It’s tempting to get mad at the national media for either A. Giving Donald Trump too much attention, or B. Discounting his chances at winning. If I were to pick one, for me it would be A. I suspected he had no chance, and for reasons I will show you I think the data bears that out.
The national media, as tough as it might be to offer, deserves a little slack. While the chattering class might be faulted for how it covers Trump, it can’t legitimately ignore someone who is leading a 17-person field aiming for the most powerful position in the world.
My sense from the beginning was that Trump’s popularity has a peak that settles somewhere south, way south, of 50 percent of the Republican Party. That by itself isn’t a problem. Ohio Gov. John Kasich, for example, might only have 5 percent support. Trump wins, right?
Not necessarily. The bigger issue for Trump, assuming he really does want to do anything besides boost his brand, is that those who feel negative about him represent more than 50 percent of the Republican Party. Kasich might only have something around 5 percent support, but that’s among 17 candidates. If you put Kasich, or Marco Rubio, or Scott Walker, or Jeb Bush one-on-one against Trump, the Donald gets crushed every time.
The way to illustrate this is by mapping out a ranked-choice election process. Ranked-choice is where a voter gets to pick a candidate in order of priority. After one round, the candidate with the least number of votes is removed. If that’s your candidate, your vote goes to the candidate who was your second choice. You keep removing the candidate with the lowest number of votes until you get someone who has more than 50 percent.
I mapped out that kind of process using an adjusted version of a Rasmussen Poll. I took the undecided voters and assigned them to the candidates proportionately. With George Pataki getting zero percent, no one picks anything up when he gets eliminated. When former Virginia Governor Jim Gilmore was removed, I divided his 1 percent among the seven other candidates who had been governor. When Santorum exited I split his 1 percent between Ben Carson and Mike Huckabee, a Christian split. Lindsay Graham’s votes went to senators, Rick Perry and Bobby Jindal to governors, Mike Huckabee to governors and Carson, Rand Paul to a split of three candidates, etc. I was guessing the whole way, so there is no way this example is based in too much fact.
But don’t interpret that to mean that I’m underestimating Trump. I felt fine in only adding votes for Trump when two other never-been-elected candidates, Carly Fiorina and Carson, were removed and in the last round. I figured Trump might get votes from people who don’t want to vote for another Bush. In the end I think I was far too generous to think that Trump could get 40 percent of the Republican Party vote.
Nate Silver at FiveThirtyEight makes this same point, probably and not surprisingly, better than I do.
“I’ve seen a lot written about how Trump’s candidacy heralds a new type of populism. If it does, this type of populism isn’t actually very popular. Trump’s overall favorability ratings are miserable, about 30 percent favorable and 60 percent unfavorable, and they haven’t improved (whatever gains he’s made among Republicans have been offset by his declines among independents and Democrats). To some extent, the 30 percent may like Trump precisely because they know the 60 percent don’t like him. More power to the 30 percent: I have plenty of my own issues with the political establishment. But running a campaign that caters to (for lack of a better term) contrarians is exactly how you ensure that you’ll never reach a majority.“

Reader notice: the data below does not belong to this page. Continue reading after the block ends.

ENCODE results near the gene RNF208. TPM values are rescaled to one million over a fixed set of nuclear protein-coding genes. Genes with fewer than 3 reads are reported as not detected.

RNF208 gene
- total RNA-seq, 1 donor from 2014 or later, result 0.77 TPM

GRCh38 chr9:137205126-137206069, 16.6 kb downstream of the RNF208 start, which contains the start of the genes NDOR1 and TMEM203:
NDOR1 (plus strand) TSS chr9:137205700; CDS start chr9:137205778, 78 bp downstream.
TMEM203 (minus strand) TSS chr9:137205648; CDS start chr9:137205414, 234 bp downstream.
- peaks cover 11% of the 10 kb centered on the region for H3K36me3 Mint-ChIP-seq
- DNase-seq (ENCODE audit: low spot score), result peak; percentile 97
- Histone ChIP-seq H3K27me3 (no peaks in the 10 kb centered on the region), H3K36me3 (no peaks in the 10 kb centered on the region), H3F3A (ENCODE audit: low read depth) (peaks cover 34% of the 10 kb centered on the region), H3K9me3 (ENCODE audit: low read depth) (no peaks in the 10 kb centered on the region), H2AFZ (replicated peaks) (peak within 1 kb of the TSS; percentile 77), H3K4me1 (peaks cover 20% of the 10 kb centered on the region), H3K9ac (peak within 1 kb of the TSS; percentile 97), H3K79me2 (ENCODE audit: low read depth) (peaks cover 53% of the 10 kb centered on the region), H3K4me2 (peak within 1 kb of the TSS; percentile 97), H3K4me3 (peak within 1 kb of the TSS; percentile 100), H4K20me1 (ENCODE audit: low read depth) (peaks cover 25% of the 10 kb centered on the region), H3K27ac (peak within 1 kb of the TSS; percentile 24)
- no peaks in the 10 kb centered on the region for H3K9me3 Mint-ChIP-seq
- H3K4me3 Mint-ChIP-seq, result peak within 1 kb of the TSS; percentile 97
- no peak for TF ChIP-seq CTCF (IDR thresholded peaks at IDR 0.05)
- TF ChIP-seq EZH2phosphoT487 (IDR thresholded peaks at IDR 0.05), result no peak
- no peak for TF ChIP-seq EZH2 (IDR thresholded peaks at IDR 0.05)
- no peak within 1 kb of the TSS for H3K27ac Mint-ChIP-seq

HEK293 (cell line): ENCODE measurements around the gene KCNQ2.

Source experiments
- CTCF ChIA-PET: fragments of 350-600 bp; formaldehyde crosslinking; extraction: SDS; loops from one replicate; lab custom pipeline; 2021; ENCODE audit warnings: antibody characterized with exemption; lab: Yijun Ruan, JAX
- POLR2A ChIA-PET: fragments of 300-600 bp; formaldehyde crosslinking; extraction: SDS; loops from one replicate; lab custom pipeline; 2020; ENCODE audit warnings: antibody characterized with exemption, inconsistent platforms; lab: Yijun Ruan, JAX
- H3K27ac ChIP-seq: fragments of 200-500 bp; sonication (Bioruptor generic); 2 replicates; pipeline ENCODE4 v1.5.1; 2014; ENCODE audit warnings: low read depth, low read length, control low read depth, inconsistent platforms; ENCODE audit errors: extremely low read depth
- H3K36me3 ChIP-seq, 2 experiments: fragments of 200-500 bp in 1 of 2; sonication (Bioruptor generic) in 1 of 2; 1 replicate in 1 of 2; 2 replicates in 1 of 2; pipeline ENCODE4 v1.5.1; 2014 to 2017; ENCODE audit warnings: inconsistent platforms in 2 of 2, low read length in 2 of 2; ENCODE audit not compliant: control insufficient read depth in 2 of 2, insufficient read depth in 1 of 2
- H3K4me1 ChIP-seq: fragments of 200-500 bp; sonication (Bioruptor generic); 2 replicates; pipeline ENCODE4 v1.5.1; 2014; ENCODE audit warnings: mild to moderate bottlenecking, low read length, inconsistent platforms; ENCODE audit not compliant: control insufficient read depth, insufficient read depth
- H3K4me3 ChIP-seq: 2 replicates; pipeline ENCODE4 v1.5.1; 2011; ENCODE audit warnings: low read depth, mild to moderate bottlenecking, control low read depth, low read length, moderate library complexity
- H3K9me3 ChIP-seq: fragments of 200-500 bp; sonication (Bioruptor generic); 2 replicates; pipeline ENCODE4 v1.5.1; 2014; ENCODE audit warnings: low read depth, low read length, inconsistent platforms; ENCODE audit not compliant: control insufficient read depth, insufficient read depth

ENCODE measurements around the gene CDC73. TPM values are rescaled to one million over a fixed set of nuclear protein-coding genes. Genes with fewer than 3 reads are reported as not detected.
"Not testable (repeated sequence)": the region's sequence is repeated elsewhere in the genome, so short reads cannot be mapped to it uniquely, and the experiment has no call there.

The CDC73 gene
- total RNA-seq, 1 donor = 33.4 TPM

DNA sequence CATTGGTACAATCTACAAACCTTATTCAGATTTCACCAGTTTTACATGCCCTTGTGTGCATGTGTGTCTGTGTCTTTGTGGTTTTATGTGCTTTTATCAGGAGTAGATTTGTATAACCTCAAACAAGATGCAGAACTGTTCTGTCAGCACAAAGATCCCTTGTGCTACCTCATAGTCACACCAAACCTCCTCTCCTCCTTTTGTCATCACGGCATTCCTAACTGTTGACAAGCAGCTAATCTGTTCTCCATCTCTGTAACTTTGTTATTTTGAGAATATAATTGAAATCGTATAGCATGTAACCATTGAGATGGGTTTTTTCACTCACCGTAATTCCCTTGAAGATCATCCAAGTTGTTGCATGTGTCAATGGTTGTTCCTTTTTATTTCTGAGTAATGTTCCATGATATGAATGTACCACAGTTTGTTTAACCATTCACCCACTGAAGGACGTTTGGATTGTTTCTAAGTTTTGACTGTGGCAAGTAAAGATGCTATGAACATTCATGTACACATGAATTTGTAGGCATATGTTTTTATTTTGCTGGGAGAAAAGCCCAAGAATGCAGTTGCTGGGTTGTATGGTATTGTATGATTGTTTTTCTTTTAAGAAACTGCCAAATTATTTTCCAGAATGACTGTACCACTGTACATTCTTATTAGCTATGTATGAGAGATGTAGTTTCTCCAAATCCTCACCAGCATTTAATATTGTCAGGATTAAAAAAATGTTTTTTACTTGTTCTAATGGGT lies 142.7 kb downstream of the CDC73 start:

It’s those high numbers of people who don’t like Trump that make me think he would lose in a one-on-one against almost all 16 of the other candidates.
Silver is making a similar case on the Democratic side, that Vermont Sen. Bernie Sanders might have seen his peak. But it’s for different reasons. Sanders saw a surge in his poll numbers as people got to know him. Now that everybody knows who he is, you can expect the momentum for him slow to what Silver calls a “slog.”
Unlike Trump, though, Sanders doesn’t have high unfavorability numbers within the party. This means a lot of Democrats won’t vote for him, but they still like him. If he was the only choice they wouldn’t have to hold their noses when they voted. Trump can’t say the same thing.
Silver contends Sanders could win a couple of states. It’s more likely those would be caucus states, where the candidate decision is made by the most passionate within each party. In 2008 Barack Obama did enjoy a small margin of victory over Hillary Clinton in the national popular vote, but where he really sealed up his delegates was in caucus states.
Sanders could win in Washington. Based on the crowds, even with the interruption, he has lots of support here. In 2008 Obama received 68 percent of the caucus vote to Clinton’s 31 percent. Ten days later he won the primary by three percentage points.